Panthers have their offseason schedule set as NFL releases OTA plan

Alaina Getzenberg
·3 min read
The Charlotte skyline rises in the background as the Carolina Panthers practice during training camp on Tuesday, August 18, 2020.

NFL offseason programs are just around the corner.

With organized team activities (OTA) scheduled to begin next week, the league shared the schedule with all 32 teams, including four weeks of solely virtual work followed by some in-person activity.

Spanning nine weeks, all of the programs are voluntary except one mandatory mini-camp. The announcement of the schedule comes from the NFL. The NFL Player’s Association, on the other hand, is continuing to advocate for a completely virtual schedule, replicating what occurred last year due to the COVID-19 pandemic.

Five teams’ players — the Denver Broncos, Seattle Seahawks, Tampa Bay Buccaneers, Detroit Lions and New England Patriots — have shared statements stating that many members of those teams will be choosing not to participate in any in-person activity. The NFLPA believes this is what is best and most logical for players based on the pandemic and overall safety.

COVID protocols that are remaining in place include previous rules such as wearing masks and distancing. Teams will now be using rapid-response testing for COVID-19 as opposed to tests that take 24 hours to get the results.

The NFL informed clubs Tuesday that team employees, not including players, who refuse a COVID-19 vaccination and do not have “bona fide medical or religious ground” will have restricted access within the facility and not be able to work directly with players. Teams will report a count of how many people are vaccinated to the league weekly. Certain restrictions will become more lenient for those who have been vaccinated, creating incentives for players, coaches and staff to do so.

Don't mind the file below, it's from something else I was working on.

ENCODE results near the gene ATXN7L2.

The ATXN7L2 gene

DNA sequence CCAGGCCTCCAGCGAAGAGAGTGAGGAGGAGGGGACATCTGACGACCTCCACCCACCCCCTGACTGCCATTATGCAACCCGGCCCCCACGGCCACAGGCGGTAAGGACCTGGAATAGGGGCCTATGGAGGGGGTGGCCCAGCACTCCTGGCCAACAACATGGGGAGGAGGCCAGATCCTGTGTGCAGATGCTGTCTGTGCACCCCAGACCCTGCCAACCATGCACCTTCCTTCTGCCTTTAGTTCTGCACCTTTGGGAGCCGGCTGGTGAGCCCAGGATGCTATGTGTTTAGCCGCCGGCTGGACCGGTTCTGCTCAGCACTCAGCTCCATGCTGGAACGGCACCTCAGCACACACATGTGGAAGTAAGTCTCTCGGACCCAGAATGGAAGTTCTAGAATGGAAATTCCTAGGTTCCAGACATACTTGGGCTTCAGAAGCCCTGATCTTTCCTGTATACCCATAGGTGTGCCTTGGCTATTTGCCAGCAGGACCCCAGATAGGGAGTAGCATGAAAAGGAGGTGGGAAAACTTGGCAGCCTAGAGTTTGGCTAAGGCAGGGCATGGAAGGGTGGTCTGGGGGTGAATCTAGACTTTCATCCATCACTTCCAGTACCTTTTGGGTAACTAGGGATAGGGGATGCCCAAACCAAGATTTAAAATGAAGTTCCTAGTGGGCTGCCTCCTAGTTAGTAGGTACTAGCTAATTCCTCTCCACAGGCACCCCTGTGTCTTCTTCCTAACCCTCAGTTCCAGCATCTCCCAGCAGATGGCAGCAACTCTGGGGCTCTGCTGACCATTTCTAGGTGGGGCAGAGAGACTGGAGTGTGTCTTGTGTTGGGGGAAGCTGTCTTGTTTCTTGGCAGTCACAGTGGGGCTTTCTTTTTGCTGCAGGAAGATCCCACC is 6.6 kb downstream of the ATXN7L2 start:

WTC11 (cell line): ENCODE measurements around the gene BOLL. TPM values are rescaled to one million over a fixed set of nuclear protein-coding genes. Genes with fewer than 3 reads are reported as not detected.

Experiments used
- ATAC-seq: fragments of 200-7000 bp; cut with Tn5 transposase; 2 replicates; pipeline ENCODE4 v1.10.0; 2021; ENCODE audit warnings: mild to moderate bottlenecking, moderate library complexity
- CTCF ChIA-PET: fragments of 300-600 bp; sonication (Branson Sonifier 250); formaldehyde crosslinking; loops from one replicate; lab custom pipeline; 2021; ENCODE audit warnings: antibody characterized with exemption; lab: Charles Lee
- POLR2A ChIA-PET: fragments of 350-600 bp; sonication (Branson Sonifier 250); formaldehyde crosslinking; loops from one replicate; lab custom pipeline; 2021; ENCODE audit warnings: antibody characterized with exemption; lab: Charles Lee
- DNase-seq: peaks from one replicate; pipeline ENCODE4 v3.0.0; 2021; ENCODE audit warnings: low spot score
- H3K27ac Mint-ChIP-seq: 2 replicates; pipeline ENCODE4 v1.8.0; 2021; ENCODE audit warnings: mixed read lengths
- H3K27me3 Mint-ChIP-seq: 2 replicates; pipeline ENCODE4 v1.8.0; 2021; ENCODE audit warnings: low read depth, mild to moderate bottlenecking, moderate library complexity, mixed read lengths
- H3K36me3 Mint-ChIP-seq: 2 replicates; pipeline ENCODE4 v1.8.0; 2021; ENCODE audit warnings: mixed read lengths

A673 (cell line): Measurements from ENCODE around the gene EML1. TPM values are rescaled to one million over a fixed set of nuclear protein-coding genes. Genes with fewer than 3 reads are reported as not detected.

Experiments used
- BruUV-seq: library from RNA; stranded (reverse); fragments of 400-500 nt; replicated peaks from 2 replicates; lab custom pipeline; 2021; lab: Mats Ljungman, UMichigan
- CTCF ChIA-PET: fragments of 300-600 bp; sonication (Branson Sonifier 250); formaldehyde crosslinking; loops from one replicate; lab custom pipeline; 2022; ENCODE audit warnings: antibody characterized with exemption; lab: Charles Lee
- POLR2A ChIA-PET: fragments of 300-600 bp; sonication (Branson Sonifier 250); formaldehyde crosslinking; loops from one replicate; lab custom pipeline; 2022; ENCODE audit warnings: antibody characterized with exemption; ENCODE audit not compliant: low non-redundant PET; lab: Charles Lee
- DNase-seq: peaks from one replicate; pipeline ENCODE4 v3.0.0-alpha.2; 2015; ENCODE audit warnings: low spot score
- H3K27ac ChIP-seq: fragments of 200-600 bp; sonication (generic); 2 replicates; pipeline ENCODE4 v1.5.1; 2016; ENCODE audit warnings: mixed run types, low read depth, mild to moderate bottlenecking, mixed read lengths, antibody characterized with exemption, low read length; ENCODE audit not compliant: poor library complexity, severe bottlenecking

Panthers head coach Matt Rhule has been among those who have spoken publicly about the importance of having time to work with players at the facility, while also remaining flexible with whatever circumstances are presented.

“Right now, I’m planning to get started next Monday. If I get direction that, ‘hey, that’s virtual,’ or ‘hey, that’s canceled.’ or anything like that I’ll adapt,” Rhule said. “Last year I spent a lot of time worrying and projecting and trying to figure out what was what, and I realized pretty soon that all that was doing was providing stress. I’m

The Panthers will hold their OTAs in Charlotte.

Here is the schedule as planned by the NFL:

Phase 1, April 19 to May 14: Meetings will only take place virtually for two hours per day at the team’s discretion. While there will be no on-field work, players will have the weight room and facility available, as it has been this offseason.

It is also clear from the league’s memo that during this time there will be an emphasis placed on making COVID-19 vaccinations available to players, staff members and their families.

Phase 2, May 17 to May 21: Virtual meetings will continue, but on-field drills with coaches can now begin with no contact. A rookie mini-camp is also expected this week.

Phase 3, May 24 to June 18: Teams can hold 10 practices that are full speed, but include no contact. This time frame will also contain a three-day mandatory mini-camp, the only aspect required during this time. Meetings can take place in person or virtually.

Many players have workout bonuses tied to attending voluntary offseason workouts, including Panther safety Juston Burris, who a has $600,000 workout bonus this year, per Over the Cap. Many players are being told to do what is best for them, especially in these types of cases.

This story is breaking and will be updated.